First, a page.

For more than two years now I have been advocating an international political
agenda that would include the idea of human security. The changing nature
of violent conflict and intensifying globalization have increasingly put
people at the centre of world affairs. As a result, the safety of the
individual – that is, human security – has become both a new measure of
global security and a new impetus for global action.
As is often the case in public policy, practice has led theory. Efforts
to promote greater human security including the Ottawa Convention on Anti-personnel
Landmines and the Rome Treaty creating an International Criminal Court
have attracted overwhelming international support. As momentum gathers
around the idea of human security, greater clarity on the meaning of the
term is needed.
This concept paper has been prepared to provide a definition of human
security, to set out the rationale for a human security approach, and
to clarify its relationship to national security and to human development.
Broader acceptance of the concept of human security is fundamentally important.
Minister of Foreign Affairs
April 29, 1999
I. The Need for a New Approach to Security
Since the end of the Cold War, security for the majority of states has
increased, while security for many of the world’s people has declined.
The end of the superpower confrontation has meant greater security for
states touched by that rivalry. Yet during this decade we have seen new
civil conflicts, large-scale atrocities, and even genocide. Globalization
has brought many benefits, but it has also meant a rise in violent crime,
drug trade, terrorism, disease and environmental deterioration. It clearly
does not follow that when states are secure, people are secure.
Security between states remains a necessary condition for the security
of people. The principal objective of national security is the protection
of territorial integrity and political sovereignty from external aggression.
While declining in frequency, the threat of inter-state war has not vanished,
and the potential consequences of such a war should not be underestimated.
Technological advances and proliferation of weaponry mean that future
wars between states will exact a horrific toll on civilians. At the same
time, national security is insufficient to guarantee people’s security.
A growing number of armed conflicts are being fought within, rather than
between, states. The warring factions in these civil wars are often irregular
forces with loose chains of command, frequently divided along ethnic or
religious lines. Small arms are the weapon of choice and non-combatants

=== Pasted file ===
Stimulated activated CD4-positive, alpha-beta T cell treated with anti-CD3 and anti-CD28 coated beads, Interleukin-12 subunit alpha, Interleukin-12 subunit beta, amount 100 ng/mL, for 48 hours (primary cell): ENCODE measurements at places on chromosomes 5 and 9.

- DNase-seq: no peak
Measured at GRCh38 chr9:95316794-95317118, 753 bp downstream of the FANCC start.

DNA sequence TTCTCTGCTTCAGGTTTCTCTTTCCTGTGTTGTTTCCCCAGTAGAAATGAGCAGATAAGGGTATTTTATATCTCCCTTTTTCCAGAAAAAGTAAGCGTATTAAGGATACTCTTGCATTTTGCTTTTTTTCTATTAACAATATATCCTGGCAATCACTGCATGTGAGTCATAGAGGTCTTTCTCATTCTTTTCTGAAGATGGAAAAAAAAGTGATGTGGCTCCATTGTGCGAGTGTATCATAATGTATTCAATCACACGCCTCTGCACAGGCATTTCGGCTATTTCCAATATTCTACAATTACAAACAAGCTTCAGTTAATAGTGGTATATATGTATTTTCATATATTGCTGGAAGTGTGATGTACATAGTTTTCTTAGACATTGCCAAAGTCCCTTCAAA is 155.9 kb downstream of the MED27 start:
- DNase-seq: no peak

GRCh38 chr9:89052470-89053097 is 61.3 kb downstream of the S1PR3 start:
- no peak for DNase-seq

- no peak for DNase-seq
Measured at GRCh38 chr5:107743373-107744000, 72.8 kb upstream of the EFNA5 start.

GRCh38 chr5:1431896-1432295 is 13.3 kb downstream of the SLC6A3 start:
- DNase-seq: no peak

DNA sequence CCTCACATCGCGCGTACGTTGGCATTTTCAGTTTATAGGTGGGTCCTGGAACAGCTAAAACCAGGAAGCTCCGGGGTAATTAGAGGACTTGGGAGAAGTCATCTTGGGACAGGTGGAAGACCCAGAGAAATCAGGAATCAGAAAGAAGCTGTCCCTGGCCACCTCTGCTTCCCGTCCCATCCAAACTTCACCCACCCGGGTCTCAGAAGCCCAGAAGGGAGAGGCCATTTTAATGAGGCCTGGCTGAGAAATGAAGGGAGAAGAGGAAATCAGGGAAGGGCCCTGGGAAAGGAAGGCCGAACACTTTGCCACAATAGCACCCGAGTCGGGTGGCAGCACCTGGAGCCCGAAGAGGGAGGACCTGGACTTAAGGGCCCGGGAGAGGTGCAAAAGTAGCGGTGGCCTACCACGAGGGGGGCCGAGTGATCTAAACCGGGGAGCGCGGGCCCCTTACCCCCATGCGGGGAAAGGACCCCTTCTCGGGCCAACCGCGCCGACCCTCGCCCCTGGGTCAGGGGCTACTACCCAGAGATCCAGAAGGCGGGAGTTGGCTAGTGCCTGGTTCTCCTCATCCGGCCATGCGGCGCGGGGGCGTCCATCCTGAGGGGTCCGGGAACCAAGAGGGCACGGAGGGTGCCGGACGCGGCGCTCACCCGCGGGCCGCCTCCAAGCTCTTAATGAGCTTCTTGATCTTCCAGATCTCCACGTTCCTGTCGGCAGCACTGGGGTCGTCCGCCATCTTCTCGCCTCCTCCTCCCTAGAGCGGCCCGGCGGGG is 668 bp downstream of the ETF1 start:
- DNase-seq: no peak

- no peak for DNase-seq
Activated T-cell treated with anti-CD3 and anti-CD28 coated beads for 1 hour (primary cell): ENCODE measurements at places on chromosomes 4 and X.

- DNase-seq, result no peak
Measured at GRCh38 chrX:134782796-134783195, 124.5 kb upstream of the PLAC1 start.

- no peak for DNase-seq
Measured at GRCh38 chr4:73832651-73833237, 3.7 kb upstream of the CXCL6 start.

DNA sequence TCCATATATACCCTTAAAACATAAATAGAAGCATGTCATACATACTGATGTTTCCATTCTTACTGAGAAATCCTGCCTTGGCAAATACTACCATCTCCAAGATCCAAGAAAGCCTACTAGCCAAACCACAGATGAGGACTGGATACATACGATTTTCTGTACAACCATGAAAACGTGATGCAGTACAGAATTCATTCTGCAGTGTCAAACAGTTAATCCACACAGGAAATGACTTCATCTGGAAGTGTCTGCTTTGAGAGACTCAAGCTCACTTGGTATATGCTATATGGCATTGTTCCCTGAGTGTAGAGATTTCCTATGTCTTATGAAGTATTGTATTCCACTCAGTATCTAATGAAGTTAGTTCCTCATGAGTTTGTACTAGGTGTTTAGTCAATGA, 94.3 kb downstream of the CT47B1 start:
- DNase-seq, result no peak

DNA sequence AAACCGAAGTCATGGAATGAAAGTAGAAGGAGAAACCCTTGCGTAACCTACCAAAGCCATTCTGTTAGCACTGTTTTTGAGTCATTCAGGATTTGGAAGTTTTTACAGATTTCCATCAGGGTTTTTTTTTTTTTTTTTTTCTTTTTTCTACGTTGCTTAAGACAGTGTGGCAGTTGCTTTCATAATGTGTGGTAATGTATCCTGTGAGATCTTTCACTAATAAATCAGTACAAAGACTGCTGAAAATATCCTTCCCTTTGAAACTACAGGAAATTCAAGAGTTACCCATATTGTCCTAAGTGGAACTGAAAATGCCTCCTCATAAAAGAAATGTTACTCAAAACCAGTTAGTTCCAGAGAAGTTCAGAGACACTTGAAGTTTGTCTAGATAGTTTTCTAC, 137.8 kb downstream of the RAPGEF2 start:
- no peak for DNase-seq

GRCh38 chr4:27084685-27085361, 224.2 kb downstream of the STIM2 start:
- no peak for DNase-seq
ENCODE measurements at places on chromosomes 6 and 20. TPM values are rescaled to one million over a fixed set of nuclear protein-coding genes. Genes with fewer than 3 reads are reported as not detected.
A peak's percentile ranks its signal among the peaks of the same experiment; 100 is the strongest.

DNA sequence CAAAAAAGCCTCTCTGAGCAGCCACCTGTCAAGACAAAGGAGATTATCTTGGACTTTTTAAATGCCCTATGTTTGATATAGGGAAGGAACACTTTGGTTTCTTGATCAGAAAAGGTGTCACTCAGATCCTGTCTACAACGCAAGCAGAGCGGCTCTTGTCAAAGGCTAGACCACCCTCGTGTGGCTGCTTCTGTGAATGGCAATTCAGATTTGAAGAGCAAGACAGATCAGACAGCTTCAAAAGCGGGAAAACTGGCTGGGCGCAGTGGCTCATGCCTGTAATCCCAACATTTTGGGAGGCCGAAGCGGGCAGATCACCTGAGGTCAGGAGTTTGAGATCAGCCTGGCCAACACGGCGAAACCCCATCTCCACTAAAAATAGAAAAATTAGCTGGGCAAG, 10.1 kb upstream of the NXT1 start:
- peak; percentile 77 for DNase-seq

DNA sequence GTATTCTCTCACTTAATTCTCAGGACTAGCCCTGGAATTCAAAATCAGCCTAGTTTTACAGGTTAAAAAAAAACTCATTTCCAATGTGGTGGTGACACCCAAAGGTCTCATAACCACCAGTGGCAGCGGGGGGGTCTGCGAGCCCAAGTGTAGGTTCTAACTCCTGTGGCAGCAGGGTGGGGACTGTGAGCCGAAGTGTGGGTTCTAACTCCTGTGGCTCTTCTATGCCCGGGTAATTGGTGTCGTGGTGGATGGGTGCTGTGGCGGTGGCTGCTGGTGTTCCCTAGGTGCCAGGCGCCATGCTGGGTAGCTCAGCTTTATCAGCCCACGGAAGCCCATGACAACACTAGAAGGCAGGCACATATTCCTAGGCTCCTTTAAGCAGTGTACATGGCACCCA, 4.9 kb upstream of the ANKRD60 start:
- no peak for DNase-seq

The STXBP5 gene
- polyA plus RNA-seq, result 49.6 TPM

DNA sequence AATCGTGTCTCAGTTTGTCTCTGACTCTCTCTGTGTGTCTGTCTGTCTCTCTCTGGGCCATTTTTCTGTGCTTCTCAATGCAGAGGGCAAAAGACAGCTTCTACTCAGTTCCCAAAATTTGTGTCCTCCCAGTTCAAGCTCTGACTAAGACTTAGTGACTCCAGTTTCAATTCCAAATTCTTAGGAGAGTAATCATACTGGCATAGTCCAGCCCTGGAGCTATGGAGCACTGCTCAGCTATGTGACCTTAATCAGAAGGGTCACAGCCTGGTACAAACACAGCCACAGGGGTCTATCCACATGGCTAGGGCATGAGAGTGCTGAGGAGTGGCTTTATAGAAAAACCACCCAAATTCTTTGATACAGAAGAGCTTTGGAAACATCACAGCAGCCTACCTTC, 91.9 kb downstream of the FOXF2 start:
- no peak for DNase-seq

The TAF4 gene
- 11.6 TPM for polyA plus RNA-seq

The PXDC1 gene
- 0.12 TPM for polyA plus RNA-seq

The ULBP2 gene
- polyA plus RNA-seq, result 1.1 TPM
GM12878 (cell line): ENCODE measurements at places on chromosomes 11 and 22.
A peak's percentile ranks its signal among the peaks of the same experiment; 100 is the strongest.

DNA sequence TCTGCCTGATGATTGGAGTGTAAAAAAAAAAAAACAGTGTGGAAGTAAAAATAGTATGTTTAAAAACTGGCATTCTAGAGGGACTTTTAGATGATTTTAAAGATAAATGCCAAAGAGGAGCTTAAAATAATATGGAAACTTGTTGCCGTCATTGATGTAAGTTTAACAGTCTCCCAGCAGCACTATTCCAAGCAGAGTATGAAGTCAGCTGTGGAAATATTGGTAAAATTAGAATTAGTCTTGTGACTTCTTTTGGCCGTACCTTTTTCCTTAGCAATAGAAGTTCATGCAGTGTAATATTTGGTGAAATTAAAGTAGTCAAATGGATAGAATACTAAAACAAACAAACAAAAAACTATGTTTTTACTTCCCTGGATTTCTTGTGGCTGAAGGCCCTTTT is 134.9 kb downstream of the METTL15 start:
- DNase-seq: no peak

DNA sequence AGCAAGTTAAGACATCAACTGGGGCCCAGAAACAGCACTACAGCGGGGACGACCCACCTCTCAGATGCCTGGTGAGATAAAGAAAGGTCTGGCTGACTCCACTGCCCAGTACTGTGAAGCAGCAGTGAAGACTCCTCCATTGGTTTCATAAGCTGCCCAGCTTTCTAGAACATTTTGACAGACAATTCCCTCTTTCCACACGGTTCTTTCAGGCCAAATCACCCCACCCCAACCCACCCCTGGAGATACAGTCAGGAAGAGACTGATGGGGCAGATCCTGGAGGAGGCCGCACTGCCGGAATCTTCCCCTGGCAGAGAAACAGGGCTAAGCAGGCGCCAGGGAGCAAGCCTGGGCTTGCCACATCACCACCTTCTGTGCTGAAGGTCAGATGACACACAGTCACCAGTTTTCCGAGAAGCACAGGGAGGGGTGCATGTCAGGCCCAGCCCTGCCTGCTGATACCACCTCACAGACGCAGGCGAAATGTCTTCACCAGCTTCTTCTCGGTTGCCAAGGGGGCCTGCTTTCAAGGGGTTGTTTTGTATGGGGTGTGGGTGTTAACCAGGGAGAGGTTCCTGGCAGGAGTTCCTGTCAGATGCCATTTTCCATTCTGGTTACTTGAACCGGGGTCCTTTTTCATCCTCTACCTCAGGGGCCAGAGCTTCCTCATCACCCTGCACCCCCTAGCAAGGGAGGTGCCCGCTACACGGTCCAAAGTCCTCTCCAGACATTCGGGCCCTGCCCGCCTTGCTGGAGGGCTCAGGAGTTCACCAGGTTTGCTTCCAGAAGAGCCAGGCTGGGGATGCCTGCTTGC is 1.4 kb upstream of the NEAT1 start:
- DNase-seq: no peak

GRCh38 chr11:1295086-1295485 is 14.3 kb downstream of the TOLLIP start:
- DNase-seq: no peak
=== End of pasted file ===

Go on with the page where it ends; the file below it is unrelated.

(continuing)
account for eight out of ten casualties. Once considered merely “collateral
damage,” civilians are being thrust into the epicentre of contemporary
Greater exposure to violence is not limited to people in situations of
armed conflict. It is also directly related to the erosion of state control.
This decline is most evident in failed states, where governments are simply
incapable of providing even basic security for people threatened by warlords
and bandits. Challenges to state control can also be seen in the expansion
of organized crime, drug trafficking, and the growth of private security
Security for people is also affected by a broadening range of transnational
threats. In an increasingly interdependent world we routinely experience
mutual, if unequal vulnerability. Opening markets, increased world trade,
and a revolution in communications are highly beneficial, but they have
also made borders more porous to a wide range of threats. A growing number
of hazards to people’s health – from long range transmission of pollutants
to infectious diseases – are global phenomena in both their origins and
their effects. Economic shocks in one part of the world can lead rapidly
to crises in another, with devastating implications for the security of
the most vulnerable.
These broad trends are clearly not new to the 1990s; each has been intensifying
over recent decades. During 40 years of superpower rivalry, however, nuclear
confrontation and ideological competition dominated the security agenda.
As a result, these other challenges have only been widely acknowledged
in more recent years. Outside the confines of the Cold
War, the opportunity exists to develop a comprehensive and systematic
approach to enhancing the security of people.
II. Background to the Concept of Human Security
While the term “human security” may be of recent origin, the
ideas that underpin the concept are far from new. For more than a century
– at least since the founding of the International Committee of the Red